At that time, neither federal nor state governments, nor insurance companies recognized clinical social workers as acceptable providers of mental health services, so, Marsha became politically active. She was elected the youngest president of the New York State Society for Clinical Social Work (NYSSCSW) (which office she held twice) and then in 1980 became the chair of the NYSSCSW's legislative committee for the next 37 years. She was later elected president of the National Federation of Societies for Clinical Social Work (NFSCSW) at a time when the organization was lobbying Washington for inclusion in Medicare, Champus and FEHBA and worked tirelessly to win national recognition for clinical social workers as providers of mental health services via these plans. In New York State, Marsha and her committee pursued and passed a mandatory insurance law in NYS (the R law) which required insurance companies writing group plans to reimburse clinical social workers providing mental health services if they reimbursed psychiatrists and/or psychologists. This was accomplished as managed care entered the mental health arena and clinical social work became sought after panel members.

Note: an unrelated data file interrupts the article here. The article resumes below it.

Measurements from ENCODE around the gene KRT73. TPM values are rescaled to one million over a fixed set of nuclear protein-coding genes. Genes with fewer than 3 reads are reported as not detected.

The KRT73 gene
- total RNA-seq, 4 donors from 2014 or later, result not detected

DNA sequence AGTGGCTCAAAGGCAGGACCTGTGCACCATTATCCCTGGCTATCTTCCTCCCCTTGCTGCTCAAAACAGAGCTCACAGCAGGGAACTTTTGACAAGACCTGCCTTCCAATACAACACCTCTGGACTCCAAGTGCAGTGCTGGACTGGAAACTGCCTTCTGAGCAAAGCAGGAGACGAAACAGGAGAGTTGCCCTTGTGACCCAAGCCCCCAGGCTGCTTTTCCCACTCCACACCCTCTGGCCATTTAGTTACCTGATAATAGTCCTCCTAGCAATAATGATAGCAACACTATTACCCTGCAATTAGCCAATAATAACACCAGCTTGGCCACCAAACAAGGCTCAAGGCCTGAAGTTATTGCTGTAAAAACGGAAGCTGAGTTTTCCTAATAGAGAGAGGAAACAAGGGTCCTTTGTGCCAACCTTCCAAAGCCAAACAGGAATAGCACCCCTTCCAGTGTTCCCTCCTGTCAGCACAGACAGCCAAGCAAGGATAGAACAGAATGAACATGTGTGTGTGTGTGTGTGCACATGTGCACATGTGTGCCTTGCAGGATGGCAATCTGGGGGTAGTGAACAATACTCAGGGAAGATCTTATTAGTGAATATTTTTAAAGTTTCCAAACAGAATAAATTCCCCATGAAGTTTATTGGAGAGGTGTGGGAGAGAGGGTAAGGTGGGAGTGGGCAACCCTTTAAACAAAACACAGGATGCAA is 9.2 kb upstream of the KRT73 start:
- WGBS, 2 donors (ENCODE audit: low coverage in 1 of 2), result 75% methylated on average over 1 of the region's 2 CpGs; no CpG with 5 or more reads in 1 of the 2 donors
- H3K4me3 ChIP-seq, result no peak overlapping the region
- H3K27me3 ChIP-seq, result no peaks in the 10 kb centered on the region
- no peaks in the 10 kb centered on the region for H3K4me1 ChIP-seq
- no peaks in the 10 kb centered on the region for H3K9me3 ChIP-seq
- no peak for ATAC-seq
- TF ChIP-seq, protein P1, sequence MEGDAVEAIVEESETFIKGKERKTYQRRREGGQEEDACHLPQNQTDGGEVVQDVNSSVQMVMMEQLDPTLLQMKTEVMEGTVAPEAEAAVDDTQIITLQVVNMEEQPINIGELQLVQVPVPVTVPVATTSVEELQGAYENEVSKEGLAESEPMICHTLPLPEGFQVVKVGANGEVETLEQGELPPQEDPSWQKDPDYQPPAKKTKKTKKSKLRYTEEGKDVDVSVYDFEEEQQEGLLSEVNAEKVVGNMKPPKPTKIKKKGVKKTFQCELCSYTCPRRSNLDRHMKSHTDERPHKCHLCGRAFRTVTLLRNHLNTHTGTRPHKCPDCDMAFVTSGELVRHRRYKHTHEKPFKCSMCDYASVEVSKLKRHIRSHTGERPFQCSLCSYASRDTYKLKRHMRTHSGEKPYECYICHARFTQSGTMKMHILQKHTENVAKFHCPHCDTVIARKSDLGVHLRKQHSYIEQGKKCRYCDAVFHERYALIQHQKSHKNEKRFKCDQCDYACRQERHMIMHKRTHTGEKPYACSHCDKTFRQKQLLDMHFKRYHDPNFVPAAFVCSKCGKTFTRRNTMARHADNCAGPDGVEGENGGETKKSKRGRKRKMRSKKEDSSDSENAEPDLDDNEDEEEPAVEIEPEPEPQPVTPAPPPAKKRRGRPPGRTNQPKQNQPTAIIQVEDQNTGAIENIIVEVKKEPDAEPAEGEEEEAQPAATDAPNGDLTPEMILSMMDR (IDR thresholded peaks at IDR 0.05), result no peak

New York still did not have a scope of practice license for clinical social work. When the door opened for a licensing law, Marsha and her committee wrote and passed the most comprehensive scope of practice licensing law in the United States. It not only included in its scope of practice assessment, diagnosis and treatment of mental illness as autonomous clinicians, but also specifically included psychoanalysis as a function of clinical social work practice. Having been a part of her committee, Marsha always kept her focus on enhancing the recognition both legally and socially of clinical social work as an integral part of traditional mental health services.
Additionally, Marsha has served as the AAPCSW president when the organization was undergoing a name change and masterly handled the various suggestions and multiple pressures creating harmony and agreement (no easy task). She founded the Advanced Clinical Education Foundation of the NYSSCSW, a continuing education organization, and is a Distinguished Practitioner of the Academy of Practice in Clinical Social Work.